In 2015, Chen et al. have summarized the developments of liquid cell technology for in situ TEM.11 Liquid cells have been classified into four broad categories: 1. liquid cells with silicon nitride windows sealed by polymer O-rings; 2. liquid cells with silicon nitride windows sealed by other materials; 3. liquid cells using low vapor pressure liquids such as ionic liquids, called opened liquid cells elsewhere;12 4. graphene-sealed liquid cells (GLCs). Besides, liquid cells are classified according to its purpose: static cells are used for static liquids while flow cells allow for flow of solutions.3 The flow cells is more commonly used in materials formation, where fresh solution is needed in process. Especially, liquid cells are designed with two flow lines for reagent mixing. As shown in Figure 1, a flow cell was fabricated with silicon nitride windows and sealed with O-rings, and two inlet flow lines and one outlet line are incorporated. The flow cell was designed to observe the CaCO3 nucleation by mixing of CaCl2 and NaHCO3.13 Commercial liquid cells with silicon nitride windows are available recently, even with flow lines.14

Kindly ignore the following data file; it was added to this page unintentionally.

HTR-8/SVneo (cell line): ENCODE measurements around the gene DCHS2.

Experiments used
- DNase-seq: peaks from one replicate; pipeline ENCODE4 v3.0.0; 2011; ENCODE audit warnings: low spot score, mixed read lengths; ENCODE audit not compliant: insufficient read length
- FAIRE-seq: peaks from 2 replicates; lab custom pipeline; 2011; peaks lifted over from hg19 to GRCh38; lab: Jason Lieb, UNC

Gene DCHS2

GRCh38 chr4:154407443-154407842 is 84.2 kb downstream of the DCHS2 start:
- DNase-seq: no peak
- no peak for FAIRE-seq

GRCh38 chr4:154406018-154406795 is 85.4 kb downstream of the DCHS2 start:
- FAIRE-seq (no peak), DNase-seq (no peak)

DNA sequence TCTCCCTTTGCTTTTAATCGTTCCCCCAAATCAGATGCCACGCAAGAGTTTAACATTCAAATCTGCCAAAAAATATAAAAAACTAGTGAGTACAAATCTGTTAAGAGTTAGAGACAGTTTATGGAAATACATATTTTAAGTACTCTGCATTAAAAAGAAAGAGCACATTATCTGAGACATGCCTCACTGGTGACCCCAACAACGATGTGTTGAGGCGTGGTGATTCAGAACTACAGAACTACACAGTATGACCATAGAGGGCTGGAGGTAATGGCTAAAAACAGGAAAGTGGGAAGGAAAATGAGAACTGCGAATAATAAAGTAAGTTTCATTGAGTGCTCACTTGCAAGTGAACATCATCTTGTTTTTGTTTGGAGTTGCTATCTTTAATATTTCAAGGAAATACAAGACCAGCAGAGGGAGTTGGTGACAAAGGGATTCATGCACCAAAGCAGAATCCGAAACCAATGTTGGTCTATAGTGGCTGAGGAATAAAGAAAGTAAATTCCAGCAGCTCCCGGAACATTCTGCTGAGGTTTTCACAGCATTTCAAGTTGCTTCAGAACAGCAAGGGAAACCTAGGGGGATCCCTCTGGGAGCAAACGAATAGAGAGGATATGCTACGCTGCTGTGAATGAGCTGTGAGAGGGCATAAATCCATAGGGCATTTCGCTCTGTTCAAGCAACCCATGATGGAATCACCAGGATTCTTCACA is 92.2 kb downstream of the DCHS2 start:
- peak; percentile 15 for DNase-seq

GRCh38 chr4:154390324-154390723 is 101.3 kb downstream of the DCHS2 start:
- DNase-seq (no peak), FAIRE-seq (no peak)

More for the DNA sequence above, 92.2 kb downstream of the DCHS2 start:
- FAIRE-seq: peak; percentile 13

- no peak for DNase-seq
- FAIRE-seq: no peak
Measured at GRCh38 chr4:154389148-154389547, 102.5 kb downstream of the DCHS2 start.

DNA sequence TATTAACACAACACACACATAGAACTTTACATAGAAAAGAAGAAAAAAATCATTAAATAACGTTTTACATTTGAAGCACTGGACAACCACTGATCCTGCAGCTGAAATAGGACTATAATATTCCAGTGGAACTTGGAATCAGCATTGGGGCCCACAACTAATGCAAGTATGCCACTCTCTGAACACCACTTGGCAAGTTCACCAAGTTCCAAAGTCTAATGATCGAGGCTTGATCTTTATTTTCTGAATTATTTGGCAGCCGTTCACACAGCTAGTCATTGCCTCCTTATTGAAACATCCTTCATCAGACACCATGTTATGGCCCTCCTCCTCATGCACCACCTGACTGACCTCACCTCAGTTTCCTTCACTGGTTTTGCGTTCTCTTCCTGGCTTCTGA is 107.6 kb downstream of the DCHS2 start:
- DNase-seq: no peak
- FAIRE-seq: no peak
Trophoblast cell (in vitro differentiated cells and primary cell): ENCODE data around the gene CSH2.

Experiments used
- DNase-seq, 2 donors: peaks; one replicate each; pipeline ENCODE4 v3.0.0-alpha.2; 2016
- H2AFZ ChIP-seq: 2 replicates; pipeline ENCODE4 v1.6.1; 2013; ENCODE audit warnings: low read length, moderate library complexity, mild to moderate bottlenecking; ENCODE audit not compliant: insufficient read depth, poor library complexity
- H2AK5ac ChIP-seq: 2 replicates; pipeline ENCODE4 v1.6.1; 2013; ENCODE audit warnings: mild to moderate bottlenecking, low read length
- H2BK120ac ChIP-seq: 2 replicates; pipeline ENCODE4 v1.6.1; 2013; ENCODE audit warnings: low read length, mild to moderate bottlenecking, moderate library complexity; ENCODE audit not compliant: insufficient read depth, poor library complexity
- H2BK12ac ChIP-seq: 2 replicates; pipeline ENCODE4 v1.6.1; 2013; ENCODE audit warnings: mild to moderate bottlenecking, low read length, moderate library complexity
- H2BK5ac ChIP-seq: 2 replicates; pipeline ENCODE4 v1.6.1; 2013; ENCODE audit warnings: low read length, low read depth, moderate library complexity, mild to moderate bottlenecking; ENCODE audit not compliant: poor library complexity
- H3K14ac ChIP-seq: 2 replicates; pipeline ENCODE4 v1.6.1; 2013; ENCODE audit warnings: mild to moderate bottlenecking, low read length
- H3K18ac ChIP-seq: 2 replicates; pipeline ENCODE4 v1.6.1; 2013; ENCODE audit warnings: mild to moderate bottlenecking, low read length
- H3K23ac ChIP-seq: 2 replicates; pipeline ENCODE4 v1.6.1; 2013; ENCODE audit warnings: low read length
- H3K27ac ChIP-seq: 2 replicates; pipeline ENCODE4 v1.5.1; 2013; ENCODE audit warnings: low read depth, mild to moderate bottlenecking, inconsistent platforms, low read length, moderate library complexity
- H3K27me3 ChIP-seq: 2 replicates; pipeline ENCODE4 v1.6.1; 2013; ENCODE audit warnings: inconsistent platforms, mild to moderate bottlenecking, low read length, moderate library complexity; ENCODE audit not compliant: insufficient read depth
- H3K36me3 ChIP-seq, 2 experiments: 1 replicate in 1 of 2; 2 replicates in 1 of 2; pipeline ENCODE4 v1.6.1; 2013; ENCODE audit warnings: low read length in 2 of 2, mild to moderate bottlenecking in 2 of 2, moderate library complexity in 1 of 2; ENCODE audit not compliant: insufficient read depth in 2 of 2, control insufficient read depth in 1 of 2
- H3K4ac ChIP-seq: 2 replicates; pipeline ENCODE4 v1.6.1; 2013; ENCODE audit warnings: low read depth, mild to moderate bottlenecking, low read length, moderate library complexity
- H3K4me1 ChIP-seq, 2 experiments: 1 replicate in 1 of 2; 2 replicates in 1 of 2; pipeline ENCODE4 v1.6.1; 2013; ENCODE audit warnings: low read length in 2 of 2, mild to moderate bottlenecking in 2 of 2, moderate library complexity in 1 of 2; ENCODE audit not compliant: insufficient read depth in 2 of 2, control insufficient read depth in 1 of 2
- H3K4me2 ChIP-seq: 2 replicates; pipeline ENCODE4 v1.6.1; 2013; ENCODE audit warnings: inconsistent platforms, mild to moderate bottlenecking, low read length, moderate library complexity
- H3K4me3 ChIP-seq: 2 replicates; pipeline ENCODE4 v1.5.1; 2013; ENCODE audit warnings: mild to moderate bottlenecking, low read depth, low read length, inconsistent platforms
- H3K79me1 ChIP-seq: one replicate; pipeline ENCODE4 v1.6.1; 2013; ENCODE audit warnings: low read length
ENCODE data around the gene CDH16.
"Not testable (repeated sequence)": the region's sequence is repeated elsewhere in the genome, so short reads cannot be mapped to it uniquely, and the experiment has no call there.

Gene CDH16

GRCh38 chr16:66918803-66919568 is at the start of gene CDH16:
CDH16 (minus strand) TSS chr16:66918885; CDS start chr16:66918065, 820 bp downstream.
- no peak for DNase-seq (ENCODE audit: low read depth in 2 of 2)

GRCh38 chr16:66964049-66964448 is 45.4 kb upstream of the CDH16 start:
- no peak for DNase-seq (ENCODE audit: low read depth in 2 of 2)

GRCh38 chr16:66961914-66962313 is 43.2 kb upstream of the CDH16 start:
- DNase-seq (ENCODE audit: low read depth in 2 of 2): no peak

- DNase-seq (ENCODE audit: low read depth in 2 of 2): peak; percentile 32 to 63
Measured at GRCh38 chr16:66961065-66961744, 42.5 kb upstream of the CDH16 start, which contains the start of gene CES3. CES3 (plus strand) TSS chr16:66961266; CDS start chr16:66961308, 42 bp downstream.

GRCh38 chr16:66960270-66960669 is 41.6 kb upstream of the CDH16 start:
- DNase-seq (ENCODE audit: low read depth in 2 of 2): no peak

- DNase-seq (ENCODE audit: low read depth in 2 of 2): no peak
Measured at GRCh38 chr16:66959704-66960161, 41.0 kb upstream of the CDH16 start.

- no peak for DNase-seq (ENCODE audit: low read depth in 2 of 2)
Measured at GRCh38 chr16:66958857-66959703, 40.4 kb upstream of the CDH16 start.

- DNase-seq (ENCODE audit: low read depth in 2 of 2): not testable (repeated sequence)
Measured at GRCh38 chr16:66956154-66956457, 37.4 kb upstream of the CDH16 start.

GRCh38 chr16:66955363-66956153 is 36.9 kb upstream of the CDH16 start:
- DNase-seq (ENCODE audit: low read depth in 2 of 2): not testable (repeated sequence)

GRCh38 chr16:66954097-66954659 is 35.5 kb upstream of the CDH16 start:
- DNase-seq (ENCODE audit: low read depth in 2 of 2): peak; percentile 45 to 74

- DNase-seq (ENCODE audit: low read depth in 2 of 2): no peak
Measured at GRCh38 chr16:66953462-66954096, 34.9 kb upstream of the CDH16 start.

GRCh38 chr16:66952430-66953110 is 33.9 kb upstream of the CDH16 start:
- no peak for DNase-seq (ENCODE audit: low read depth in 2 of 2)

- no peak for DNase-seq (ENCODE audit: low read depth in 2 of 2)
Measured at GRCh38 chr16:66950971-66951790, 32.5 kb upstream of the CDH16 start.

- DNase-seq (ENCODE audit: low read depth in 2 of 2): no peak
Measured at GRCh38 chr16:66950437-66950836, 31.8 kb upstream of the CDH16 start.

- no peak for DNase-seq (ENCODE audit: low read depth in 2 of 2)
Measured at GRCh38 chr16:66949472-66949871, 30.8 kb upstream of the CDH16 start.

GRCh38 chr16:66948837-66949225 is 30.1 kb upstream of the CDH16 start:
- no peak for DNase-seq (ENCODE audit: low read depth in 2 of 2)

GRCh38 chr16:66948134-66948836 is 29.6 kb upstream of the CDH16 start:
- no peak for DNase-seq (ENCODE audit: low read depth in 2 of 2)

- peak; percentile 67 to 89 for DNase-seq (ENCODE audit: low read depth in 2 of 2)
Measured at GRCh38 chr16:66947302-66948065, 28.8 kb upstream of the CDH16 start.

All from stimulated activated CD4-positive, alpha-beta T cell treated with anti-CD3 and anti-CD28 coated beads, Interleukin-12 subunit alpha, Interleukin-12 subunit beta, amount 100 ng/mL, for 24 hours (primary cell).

Fig. 1 (A) Schematic illustration of Flow cell with two inlet lines and one outlet line mounted on holders and connected to syringe pumps; and (B) Flow cell sealed by O-rings. (Reprinted with permission ref.13. Copyright 2014, AAAS.)

Hereinto, graphene-sealed liquid cells (GLCs) are liquid cells using one or two graphene sheets with atomic thickness to encapsulate liquid specimens which allows the excellent image resolution at an atomic level;11 and owing to the electrical conductivity, GLCs can be even used to protect radiation-sensitive specimens, such DNAs15 and proteins16, by efficiently scavenge reactive radical species (Fig. 2). Great efforts have been taken to assemble GLCs. Strategies about how to transfer graphene to a liquid surface in a reproducible way and with less imperfections have been pushed forward.17-18 Compared to GLCs, silicon nitride cells have lower imaging contrast, however they are also highly attractive because of their mechanical strength, chemical inertness, and their capacity for additional functionalities and improvements. Recent research reported that two dimensional MoS2 sheets have been used as windows and functional substrates.19